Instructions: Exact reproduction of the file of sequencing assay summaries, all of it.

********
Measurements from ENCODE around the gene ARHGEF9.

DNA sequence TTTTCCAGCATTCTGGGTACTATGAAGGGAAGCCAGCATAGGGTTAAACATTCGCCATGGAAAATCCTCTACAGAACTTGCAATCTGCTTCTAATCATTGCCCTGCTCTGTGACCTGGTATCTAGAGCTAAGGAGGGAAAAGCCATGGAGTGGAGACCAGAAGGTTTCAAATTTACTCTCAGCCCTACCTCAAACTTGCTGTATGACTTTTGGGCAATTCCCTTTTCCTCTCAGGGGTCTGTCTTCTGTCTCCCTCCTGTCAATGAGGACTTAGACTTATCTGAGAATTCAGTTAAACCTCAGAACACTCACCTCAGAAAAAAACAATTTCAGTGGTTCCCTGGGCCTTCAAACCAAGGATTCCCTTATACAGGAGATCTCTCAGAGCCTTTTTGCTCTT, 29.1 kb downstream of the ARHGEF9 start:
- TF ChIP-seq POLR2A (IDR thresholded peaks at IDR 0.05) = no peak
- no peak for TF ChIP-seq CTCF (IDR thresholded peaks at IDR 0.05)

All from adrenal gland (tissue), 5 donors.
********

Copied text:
Measurements from ENCODE around the gene ARHGEF9.

DNA sequence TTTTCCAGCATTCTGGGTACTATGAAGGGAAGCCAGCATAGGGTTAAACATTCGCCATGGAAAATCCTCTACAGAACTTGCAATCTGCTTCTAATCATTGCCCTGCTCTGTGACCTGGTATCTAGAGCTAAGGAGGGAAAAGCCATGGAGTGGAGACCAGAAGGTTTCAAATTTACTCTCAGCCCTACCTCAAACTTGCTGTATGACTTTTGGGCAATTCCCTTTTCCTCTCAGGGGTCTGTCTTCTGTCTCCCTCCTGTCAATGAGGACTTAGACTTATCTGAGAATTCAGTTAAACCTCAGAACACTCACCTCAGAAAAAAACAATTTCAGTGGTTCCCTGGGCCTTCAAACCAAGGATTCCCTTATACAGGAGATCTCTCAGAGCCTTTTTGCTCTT, 29.1 kb downstream of the ARHGEF9 start:
- TF ChIP-seq POLR2A (IDR thresholded peaks at IDR 0.05) = no peak
- no peak for TF ChIP-seq CTCF (IDR thresholded peaks at IDR 0.05)

All from adrenal gland (tissue), 5 donors.